The old farmer came up after a late January seminar in Northwestern Iowa and pinned me down with some really good questions. Then as he pulled out an old three-ring binder he asked, “Do you want to see my marketing plan?” Of course I did — and this was a day that the seminar instructor learned a lot from the student.
In an era of cell phones, instant quotes and overnight trading, he took a long-term, straightforward, easy-to-use plan and made it work.
The farmer indicated that he only sold 10 months out of the marketing year. He didn't sell any in the month of February because he was usually in Texas, and he didn't sell any in October — he was usually too busy with harvest.
In the other months he always made a cash or new crop sale. He also knew that February and October were two of the worst months of the year to sell, “So why even try?”
His records showed that most years he had about 60,000 bu. of corn, and usually 20,000 bu. of soybeans to sell. With great yields last year, he was working with 72,000 bu. of corn and just over 22,000 bu. of soybeans from the 2004 crop.
Starting in January and then resuming in March he would always sell a minimum of 3,000 bu. of corn and 1,000 bu. of soybeans each month. Once the first sale was made he would put another offer for another sale up 9¢ on corn, and 27¢ on soybeans.
Using this plan, he usually got sold out of the last of his cash corn and soybeans between March and June. By July 10 he always swept the bin.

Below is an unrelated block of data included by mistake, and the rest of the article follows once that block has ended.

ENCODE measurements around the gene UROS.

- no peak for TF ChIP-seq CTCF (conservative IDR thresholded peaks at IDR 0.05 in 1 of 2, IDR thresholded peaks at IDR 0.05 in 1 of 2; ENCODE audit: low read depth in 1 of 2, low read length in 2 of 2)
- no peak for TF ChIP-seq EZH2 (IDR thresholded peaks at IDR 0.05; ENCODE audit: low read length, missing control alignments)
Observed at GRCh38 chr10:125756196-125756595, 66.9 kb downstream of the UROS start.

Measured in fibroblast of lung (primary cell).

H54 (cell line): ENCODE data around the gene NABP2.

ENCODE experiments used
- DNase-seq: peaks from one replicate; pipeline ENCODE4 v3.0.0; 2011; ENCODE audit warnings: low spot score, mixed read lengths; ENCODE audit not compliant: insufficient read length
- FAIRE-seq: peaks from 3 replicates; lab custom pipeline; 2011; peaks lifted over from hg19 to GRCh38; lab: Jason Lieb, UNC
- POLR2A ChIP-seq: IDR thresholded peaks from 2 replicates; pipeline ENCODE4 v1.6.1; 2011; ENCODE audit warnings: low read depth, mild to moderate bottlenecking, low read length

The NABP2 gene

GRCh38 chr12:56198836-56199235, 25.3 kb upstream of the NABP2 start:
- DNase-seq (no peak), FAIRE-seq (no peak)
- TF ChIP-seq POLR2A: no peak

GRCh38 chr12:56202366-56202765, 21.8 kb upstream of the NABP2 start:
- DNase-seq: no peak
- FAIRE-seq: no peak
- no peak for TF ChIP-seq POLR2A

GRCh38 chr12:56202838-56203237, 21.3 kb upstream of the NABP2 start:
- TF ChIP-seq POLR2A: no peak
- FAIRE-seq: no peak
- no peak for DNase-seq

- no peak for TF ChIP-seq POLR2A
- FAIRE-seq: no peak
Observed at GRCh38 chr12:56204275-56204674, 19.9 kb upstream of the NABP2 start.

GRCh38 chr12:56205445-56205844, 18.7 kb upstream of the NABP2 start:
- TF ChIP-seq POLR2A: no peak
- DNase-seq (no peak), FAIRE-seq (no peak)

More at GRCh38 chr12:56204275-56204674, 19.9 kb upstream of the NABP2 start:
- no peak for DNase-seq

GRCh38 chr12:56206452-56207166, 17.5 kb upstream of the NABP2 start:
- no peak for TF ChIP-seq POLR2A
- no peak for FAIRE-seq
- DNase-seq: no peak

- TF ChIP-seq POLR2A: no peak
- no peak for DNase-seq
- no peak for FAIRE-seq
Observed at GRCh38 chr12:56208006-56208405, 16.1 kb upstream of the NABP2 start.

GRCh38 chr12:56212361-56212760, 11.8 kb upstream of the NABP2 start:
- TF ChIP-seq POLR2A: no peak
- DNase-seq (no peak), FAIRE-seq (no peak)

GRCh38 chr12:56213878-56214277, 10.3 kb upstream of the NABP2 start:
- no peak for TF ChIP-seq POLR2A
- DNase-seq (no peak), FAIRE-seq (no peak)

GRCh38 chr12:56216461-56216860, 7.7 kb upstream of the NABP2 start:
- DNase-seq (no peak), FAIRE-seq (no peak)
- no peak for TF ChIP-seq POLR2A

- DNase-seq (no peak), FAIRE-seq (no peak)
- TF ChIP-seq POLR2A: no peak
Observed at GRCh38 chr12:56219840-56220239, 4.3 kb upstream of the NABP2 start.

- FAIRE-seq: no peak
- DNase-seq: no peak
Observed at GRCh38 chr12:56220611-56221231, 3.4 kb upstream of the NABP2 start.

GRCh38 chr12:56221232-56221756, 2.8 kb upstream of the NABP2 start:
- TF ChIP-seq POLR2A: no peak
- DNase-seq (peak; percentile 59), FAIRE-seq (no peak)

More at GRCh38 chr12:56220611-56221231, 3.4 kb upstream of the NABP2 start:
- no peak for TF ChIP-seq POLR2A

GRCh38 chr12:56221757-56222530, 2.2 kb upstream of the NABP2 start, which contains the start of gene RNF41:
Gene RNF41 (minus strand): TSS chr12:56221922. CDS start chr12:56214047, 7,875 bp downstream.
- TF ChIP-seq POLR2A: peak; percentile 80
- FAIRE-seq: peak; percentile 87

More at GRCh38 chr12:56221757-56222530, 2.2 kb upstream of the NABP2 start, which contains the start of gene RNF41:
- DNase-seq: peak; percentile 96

For new crop he would sell ahead. If he could get 30¢ over the corn loan and 50¢ over the soybean loan he would do the same on new crop sales. He would make scale-up sales, placing offers and using hedges into November soybeans and March new crop corn.
The results were great in 2004 as he scaled up old crop sales and had almost 40% of his new crop sold prior to harvest. None of the corn sales were less than 3,000 bu. or more than 10,000 bu.
For soybeans, the minimum sale was 1,000 bu. and as prices went higher he made 3,000-bu. sales, and he even made one 5,000-bu. sale. As he said, “I started a little early, but came in with a good average.”
The old three-ring binder showed 18 corn sales with an average cash price of $2.58/bu. on the 2003 crop sold at harvest in 2003 and through the spring of 2004. His average basis was about 30¢, so his average futures price was about $2.88. His year-to-date average sales price for the 2004 crop is at $2.68 with about 60% of the crop sold.
For soybeans, his average on 15 sales of the 2003 crop sold in the fall of 2003 and into the spring and summer of 2004 was $7.20 cash. This is about an $7.50 average futures price. For the crop harvested last fall he was 50% sold at an average of $6.40 local cash price.
What Makes A Plan Successful?
Driving home, I thought about his plan and why it was so successful. I came up with four reasons why it works so well.
He took a long-term perspective. When he made a sale he didn't worry if prices went up — he just kept selling.
He placed orders. He called in the offers so he hit his targets when the market was moving higher. Having these offers in allowed him to make sales on some of the sharply higher openings that occur during weather markets.
He had a plan and his offers written down in his book. He could always tell you how many bushels he had: what was sold and how many bushels he still had to price. He knew his average LDP to the penny.
He always planned on a good crop and insured against a bad one.
This older farmer with no formal education was successful. He enjoyed charting the farm markets and was a self-taught meteorologist. His final comment was, “After two bin-busting crops, I'm more worried about production than prices next year.” I may be calling my old student to see what he thinks when he gets back from Texas.
Alan Kluis is executive vice president of Northstar Commodity Investment Co. If you have marketing questions or want more information, write: Northstar, 1000 Piper Jaffray Plaza, 444 Cedar St., St. Paul, MN 55101; call: 800-345-7692 or e-mail: firstname.lastname@example.org.